Colour grading – Natural light effect

This is a 4 step process to achieve a natural light, colour grading effect on your images.

  1. Hue/Saturation adjustment layer. Take the saturation down. Not too much unless you’re looking for a really dramatic effect (which is fine for some studio portraits but not for a “natural” look). About -15 to -20 is a good range.
  2. Curves. We’re going to colour the image using the individual red, green & blue curves. Being subtle is the key here. Maybe bring out the red in the highlights & slight ‘S’ curves in the green & blue but it can vary according to ones individual opinion.
  3. Levels. On the blue channel draw in the triangular markers slightly to bring back some blue in the shadows & reduce it in the highlights to bring back some warmth.
  4. Colour fill layer. Add a new solid colour fill layer & choose a gold colour (eg. d0a702). Change the blend mode to “hard light” & bring the opacity down to about 8%.

As ever, the final step is to sharpen the image using whatever sharpening method you prefer (unsharp mask, adjust sharpness, high pass filter etc.) The above image displays the before & after photographs.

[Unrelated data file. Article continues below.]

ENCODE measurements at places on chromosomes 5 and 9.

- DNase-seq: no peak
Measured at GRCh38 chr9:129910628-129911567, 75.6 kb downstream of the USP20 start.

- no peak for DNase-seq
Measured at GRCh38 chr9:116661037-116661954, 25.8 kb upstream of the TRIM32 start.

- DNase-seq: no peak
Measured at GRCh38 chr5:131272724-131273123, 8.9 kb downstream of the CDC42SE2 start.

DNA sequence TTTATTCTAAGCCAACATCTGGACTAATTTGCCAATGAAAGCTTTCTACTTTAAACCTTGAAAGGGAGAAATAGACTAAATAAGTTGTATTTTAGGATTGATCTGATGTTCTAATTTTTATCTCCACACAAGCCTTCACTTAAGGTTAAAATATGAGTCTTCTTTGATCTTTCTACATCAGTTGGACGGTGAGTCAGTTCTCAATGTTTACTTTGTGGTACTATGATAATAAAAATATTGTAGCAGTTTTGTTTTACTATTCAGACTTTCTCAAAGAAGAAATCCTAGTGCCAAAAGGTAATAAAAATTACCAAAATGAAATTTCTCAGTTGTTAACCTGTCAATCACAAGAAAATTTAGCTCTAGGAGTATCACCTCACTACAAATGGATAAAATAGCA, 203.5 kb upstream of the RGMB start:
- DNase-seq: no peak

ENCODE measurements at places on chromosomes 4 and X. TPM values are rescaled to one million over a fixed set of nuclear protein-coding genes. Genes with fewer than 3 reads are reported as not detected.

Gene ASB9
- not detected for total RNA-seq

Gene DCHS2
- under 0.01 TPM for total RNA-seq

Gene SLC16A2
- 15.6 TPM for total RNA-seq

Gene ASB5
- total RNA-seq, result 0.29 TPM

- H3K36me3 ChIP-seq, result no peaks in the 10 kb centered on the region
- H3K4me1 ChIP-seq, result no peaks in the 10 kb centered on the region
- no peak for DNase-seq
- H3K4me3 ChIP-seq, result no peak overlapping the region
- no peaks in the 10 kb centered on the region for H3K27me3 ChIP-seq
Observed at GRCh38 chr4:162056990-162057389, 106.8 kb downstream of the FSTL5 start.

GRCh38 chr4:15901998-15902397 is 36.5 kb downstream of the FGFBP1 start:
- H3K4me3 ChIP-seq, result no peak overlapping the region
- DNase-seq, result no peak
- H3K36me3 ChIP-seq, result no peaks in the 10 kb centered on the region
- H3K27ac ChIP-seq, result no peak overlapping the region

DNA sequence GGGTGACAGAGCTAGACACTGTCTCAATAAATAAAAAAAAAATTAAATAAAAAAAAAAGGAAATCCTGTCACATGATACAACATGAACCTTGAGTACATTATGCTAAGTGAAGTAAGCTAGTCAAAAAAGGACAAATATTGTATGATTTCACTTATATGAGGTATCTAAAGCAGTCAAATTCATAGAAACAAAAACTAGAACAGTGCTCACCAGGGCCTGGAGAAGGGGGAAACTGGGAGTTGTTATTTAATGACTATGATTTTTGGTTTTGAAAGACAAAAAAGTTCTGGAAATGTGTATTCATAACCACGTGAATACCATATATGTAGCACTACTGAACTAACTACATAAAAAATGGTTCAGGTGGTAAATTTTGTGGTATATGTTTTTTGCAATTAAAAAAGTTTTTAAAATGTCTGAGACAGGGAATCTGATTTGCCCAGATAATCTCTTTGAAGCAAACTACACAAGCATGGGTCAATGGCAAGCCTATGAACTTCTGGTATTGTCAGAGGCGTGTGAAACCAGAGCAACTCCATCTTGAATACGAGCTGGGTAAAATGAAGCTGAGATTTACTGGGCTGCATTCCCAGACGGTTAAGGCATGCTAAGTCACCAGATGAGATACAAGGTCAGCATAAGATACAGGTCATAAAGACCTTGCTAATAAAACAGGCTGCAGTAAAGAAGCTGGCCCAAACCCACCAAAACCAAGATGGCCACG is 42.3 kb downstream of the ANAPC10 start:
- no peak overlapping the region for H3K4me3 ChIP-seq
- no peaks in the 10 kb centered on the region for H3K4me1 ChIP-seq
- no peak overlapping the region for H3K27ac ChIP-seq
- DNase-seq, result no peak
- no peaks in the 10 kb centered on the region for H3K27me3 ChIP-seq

Week 24

Settings: Stock photo

Set up. Following a tutorial in “Photoshop Creative” issue 127

Opinion. I’ve come to realise that not only are many of the tutorials in this publication not possible on Photoshop Elements but even the ones which supposedly are or, have Element alternative procedures, are frequently not that simple to follow. I often find myself resorting to demonstrations on “You Tube” of how to obtain similar results. Fortunately I’m spoilt for choice more often than not, many with easy to understand explanations. So it was with this week’s project. However, as with previous attempts at following tutorials, a consequence of not getting it exactly right was I learnt new, cool effects.

For example, when adding the sparkles to the image I found if I added a layer with a mid to low opacity & then an additional layer with a higher degree of opacity on top, it created a more realistic effect as the sparkles appeared to now have depth. I also blurred the sparkles more on the lower layer (filter>blur>Gaussian blur) to help this effect.

The middle picture of the three shown here was the one I was initially attempting. However, I thought it looked quite good in black & white. I also discovered the image on the right by messing around with the “hue” slider while trying to boost the colours on the original picture. In the end there was nothing left for it but to create a triptych.